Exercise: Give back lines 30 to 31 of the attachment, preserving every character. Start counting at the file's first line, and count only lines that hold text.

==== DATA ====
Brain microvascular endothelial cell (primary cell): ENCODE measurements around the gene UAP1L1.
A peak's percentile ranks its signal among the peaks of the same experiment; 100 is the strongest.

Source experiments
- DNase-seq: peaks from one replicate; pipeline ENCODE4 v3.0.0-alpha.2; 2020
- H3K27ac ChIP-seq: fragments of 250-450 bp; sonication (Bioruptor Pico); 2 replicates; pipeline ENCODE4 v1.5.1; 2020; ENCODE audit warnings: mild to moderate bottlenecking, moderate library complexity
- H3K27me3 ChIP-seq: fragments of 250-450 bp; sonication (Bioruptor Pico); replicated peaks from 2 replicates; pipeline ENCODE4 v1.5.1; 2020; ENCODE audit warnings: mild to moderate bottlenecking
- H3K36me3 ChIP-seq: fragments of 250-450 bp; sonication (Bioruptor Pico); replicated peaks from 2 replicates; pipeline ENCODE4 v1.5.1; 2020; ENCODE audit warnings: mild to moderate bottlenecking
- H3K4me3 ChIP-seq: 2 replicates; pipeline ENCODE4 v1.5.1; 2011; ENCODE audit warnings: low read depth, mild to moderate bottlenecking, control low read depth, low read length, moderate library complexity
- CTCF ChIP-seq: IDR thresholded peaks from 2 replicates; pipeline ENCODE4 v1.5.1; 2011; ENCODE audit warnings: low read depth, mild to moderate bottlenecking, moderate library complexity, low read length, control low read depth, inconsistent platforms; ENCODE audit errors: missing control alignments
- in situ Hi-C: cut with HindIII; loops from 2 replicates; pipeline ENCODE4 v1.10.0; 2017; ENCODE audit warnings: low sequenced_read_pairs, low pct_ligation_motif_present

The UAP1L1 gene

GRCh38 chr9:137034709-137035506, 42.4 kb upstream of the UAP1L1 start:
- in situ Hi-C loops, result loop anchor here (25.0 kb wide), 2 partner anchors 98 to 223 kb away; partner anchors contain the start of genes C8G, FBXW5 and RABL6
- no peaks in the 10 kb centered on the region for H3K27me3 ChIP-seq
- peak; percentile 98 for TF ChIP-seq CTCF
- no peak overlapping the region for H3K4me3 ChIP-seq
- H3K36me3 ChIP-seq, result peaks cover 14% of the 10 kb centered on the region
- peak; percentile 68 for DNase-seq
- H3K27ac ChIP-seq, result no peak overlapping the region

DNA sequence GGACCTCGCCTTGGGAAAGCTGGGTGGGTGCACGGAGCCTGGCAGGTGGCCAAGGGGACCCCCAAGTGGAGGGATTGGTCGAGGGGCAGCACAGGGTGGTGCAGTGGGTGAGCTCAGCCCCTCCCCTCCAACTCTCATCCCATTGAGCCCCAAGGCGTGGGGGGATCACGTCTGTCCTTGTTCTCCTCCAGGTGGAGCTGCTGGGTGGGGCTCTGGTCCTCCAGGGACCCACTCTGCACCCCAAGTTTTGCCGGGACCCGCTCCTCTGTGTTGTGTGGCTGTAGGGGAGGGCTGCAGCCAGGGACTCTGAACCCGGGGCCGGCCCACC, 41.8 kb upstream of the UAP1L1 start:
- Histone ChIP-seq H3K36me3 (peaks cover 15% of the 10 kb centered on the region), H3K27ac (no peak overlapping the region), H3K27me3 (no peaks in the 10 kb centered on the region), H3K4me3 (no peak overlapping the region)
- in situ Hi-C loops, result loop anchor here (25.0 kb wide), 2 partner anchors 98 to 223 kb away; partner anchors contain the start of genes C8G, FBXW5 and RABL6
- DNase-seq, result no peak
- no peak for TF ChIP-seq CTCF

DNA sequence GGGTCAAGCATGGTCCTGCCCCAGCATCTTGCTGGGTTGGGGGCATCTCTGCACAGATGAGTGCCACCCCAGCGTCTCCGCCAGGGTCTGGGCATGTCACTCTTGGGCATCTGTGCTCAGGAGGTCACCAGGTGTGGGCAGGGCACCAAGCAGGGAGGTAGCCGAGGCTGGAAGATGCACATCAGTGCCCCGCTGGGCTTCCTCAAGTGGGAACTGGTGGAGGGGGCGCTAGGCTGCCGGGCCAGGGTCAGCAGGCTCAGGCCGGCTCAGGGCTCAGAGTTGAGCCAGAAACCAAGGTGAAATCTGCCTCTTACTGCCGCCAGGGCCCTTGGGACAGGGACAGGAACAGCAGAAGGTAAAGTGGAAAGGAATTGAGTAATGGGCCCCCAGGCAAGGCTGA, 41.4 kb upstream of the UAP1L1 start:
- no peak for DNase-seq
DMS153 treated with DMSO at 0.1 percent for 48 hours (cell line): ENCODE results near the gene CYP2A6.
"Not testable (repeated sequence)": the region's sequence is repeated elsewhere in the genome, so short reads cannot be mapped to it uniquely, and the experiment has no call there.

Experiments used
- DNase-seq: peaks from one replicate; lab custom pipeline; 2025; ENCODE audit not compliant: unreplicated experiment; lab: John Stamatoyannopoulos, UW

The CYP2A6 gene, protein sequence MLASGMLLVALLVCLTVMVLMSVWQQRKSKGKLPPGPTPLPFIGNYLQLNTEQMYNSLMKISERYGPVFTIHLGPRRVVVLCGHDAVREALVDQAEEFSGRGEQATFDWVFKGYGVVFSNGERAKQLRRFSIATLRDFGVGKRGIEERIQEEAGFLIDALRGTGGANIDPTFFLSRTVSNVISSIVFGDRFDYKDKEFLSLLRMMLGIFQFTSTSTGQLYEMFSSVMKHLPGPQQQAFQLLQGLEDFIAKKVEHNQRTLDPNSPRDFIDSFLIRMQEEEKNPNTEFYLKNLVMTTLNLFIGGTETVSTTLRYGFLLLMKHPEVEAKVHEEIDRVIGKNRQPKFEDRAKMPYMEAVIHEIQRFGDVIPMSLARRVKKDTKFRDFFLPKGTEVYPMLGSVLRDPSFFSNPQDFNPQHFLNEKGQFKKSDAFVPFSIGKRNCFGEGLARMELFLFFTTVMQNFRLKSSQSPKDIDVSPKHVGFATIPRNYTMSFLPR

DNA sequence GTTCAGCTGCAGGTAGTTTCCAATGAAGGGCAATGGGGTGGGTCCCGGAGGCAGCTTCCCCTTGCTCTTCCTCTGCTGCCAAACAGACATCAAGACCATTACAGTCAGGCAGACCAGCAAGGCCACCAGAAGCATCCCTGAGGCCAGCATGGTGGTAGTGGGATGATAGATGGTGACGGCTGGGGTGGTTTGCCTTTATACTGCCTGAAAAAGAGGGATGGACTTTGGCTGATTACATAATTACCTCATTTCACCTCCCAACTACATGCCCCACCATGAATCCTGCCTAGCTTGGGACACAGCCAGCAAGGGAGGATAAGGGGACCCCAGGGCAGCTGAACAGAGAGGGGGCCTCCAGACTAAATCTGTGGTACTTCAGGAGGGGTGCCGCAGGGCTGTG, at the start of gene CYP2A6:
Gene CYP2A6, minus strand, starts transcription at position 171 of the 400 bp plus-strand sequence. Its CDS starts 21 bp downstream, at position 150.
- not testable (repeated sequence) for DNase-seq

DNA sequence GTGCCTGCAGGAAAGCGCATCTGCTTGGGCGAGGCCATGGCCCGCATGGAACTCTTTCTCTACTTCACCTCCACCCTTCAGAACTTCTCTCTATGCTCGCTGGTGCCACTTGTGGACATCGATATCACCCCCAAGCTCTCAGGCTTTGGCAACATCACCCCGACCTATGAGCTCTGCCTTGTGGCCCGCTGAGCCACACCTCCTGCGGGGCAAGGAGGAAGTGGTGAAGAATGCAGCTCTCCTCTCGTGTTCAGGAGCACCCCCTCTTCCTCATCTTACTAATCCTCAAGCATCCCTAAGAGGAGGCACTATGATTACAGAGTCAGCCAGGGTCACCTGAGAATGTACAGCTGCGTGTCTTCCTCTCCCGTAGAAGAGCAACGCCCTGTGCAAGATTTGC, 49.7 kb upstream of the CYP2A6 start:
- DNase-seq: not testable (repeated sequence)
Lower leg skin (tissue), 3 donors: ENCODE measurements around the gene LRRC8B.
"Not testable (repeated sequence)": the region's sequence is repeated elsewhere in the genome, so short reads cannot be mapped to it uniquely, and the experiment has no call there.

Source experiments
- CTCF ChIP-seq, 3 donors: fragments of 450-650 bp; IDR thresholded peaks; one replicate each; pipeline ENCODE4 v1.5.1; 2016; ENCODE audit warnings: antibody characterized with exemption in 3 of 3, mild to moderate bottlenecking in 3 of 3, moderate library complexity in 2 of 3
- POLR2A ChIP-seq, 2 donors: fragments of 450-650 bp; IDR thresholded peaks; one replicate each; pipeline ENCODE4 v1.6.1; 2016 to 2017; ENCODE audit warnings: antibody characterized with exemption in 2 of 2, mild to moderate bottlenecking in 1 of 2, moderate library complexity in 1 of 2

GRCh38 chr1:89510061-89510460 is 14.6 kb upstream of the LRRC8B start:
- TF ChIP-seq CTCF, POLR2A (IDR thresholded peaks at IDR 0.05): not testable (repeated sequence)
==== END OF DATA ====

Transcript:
- DNase-seq: peaks from one replicate; lab custom pipeline; 2025; ENCODE audit not compliant: unreplicated experiment; lab: John Stamatoyannopoulos, UW

The CYP2A6 gene, protein sequence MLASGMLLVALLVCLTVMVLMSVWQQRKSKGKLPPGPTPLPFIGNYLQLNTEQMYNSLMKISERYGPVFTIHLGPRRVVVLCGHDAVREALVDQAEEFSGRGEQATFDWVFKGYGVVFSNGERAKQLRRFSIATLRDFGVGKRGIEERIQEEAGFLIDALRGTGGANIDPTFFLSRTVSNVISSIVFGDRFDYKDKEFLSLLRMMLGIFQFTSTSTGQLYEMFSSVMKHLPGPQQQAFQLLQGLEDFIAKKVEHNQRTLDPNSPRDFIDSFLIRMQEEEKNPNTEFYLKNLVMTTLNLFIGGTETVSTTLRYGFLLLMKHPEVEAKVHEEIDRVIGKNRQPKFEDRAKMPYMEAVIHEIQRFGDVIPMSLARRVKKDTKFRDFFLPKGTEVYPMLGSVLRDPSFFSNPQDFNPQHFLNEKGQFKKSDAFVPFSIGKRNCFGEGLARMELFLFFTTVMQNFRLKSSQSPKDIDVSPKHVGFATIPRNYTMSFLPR